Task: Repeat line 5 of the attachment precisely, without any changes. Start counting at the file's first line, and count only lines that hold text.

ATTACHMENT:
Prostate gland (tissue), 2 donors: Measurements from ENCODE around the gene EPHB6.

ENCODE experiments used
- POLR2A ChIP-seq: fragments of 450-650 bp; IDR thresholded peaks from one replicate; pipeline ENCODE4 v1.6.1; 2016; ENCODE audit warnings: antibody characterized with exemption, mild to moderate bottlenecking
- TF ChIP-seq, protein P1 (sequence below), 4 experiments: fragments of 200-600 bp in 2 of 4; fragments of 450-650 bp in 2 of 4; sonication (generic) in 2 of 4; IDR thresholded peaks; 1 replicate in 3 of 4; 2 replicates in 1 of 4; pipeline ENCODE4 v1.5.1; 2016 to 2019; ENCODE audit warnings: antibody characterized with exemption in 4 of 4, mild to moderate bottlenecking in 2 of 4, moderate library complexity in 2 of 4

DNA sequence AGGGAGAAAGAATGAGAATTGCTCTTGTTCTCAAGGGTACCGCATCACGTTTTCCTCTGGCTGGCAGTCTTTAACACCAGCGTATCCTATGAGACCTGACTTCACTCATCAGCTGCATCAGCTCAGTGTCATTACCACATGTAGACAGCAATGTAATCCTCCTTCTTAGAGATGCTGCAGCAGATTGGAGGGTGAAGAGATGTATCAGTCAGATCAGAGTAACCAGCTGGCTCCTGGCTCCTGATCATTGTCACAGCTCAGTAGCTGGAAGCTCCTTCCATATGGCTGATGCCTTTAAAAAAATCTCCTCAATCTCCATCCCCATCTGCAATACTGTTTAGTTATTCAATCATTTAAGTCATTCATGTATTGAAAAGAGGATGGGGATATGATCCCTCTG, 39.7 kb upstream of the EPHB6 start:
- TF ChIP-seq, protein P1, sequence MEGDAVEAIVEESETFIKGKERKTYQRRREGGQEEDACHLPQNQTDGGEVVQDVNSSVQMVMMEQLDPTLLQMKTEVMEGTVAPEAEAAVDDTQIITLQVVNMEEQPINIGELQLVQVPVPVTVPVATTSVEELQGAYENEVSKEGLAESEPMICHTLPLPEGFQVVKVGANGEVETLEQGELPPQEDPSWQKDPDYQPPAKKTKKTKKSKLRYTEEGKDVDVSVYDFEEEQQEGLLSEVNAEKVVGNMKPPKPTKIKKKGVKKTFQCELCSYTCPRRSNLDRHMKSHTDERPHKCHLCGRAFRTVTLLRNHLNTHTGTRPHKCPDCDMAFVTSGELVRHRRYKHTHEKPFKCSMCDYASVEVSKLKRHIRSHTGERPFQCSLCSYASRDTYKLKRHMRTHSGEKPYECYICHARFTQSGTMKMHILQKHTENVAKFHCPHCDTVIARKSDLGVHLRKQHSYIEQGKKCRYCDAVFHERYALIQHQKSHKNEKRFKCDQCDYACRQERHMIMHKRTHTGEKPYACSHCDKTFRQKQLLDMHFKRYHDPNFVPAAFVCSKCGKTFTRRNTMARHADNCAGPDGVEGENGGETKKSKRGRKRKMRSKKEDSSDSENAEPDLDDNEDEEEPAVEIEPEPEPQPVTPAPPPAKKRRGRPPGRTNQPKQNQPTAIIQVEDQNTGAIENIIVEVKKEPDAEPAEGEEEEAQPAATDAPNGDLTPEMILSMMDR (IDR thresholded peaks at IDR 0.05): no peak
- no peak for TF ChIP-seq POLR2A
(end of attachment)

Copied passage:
DNA sequence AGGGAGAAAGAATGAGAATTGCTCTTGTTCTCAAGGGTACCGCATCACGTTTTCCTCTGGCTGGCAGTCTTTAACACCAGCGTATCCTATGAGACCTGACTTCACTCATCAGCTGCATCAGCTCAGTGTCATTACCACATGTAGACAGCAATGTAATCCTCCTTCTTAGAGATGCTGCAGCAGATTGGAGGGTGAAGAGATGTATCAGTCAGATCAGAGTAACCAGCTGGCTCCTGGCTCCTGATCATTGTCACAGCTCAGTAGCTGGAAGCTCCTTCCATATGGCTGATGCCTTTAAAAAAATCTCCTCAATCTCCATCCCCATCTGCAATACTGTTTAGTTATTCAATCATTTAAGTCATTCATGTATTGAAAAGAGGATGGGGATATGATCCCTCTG, 39.7 kb upstream of the EPHB6 start: